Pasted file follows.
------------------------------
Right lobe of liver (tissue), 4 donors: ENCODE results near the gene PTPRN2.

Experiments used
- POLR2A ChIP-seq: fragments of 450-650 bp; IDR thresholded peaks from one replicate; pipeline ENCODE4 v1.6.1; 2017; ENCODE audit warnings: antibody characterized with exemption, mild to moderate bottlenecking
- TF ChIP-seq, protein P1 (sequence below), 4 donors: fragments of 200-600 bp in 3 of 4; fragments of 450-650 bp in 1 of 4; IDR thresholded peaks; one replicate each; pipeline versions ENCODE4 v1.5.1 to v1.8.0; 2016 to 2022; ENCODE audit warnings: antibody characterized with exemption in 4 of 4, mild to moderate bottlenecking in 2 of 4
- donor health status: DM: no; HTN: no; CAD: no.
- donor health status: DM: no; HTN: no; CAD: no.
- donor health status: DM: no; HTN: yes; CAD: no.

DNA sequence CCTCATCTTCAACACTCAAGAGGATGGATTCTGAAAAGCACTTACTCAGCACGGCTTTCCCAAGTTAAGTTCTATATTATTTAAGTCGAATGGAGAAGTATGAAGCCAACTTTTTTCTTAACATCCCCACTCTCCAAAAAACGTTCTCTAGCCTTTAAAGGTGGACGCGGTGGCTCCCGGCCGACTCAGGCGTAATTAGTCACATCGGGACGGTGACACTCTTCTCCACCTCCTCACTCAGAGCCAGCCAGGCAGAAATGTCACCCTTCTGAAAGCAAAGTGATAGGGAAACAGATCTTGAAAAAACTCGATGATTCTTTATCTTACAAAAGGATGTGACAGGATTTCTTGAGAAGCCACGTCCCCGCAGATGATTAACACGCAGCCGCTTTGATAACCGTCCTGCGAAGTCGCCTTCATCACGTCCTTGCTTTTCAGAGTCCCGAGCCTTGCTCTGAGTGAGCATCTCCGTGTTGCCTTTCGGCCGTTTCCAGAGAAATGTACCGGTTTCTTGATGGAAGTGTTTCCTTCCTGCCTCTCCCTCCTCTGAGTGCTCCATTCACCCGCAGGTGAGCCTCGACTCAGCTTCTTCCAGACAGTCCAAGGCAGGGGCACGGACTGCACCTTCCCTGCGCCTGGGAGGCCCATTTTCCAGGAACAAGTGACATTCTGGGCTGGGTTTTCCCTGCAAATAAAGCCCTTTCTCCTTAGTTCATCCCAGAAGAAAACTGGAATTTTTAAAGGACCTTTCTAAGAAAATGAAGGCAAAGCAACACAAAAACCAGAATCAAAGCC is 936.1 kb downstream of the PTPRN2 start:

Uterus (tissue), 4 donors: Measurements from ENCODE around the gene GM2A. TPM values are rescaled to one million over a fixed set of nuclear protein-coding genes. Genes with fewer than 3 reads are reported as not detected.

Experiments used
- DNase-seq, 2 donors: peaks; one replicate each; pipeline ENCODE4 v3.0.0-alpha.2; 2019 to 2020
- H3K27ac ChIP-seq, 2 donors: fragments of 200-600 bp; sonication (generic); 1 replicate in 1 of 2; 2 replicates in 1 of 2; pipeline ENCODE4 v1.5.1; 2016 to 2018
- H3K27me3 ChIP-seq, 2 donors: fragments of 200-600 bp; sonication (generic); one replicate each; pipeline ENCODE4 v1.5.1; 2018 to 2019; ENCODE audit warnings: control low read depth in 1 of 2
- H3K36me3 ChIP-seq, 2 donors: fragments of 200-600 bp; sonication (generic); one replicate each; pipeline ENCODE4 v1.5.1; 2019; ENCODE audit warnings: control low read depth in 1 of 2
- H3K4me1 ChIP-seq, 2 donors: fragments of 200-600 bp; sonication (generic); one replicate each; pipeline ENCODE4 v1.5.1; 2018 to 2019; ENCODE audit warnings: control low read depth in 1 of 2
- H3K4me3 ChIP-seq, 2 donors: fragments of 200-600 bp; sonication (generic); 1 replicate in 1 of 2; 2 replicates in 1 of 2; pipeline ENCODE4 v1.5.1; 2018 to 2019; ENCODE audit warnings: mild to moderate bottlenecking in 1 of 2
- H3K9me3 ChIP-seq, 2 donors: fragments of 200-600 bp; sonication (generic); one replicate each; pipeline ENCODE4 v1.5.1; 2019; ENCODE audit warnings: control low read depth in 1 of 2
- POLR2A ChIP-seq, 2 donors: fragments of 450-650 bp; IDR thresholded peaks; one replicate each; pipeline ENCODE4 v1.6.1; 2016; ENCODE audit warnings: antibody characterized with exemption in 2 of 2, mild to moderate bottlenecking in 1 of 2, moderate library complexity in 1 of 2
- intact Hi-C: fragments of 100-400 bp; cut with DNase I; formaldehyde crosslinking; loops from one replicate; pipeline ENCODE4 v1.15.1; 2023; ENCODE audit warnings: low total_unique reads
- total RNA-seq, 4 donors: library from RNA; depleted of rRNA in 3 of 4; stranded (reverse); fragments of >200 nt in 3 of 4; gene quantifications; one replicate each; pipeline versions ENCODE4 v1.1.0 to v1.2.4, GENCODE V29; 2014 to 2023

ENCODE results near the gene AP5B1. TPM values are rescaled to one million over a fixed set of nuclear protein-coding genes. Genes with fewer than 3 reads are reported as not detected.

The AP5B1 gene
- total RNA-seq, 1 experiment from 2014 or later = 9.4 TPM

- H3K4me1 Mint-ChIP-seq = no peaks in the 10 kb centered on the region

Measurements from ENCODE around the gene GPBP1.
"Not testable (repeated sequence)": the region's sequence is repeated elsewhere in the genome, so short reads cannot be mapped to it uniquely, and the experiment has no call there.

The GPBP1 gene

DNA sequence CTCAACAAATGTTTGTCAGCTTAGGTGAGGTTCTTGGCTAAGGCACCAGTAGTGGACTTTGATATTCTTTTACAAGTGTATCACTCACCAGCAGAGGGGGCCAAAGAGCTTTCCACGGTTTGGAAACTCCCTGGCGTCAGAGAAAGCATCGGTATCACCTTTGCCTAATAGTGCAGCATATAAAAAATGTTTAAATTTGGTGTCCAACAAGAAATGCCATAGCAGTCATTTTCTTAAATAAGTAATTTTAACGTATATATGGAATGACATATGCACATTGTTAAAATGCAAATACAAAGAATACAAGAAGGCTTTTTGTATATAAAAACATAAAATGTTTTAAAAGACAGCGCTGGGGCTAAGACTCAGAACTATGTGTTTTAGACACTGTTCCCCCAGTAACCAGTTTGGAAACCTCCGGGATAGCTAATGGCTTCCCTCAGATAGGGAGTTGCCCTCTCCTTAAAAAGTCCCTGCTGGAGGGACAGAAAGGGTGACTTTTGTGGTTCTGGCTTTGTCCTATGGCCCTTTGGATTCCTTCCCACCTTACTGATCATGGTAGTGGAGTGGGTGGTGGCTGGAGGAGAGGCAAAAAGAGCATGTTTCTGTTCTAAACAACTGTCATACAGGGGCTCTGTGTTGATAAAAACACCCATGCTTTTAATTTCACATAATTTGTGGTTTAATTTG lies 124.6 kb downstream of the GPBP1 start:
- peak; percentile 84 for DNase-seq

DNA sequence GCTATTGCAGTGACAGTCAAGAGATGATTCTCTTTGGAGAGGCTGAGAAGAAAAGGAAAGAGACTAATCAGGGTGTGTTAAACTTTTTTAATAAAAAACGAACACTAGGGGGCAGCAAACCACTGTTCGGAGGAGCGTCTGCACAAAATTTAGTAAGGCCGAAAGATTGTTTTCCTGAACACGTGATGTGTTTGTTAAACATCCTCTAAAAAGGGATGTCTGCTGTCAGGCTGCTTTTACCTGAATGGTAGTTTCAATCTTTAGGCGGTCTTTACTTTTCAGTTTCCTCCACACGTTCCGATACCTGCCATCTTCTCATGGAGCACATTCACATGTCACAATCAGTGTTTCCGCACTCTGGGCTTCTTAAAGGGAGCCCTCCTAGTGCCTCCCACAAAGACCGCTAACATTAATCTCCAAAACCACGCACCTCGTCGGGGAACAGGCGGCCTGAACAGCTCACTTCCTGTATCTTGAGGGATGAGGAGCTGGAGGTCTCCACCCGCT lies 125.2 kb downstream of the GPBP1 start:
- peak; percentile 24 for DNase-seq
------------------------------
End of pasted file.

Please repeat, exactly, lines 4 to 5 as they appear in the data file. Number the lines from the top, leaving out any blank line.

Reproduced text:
- TF ChIP-seq, protein P1 (sequence below), 4 donors: fragments of 200-600 bp in 3 of 4; fragments of 450-650 bp in 1 of 4; IDR thresholded peaks; one replicate each; pipeline versions ENCODE4 v1.5.1 to v1.8.0; 2016 to 2022; ENCODE audit warnings: antibody characterized with exemption in 4 of 4, mild to moderate bottlenecking in 2 of 4
- donor health status: DM: no; HTN: no; CAD: no.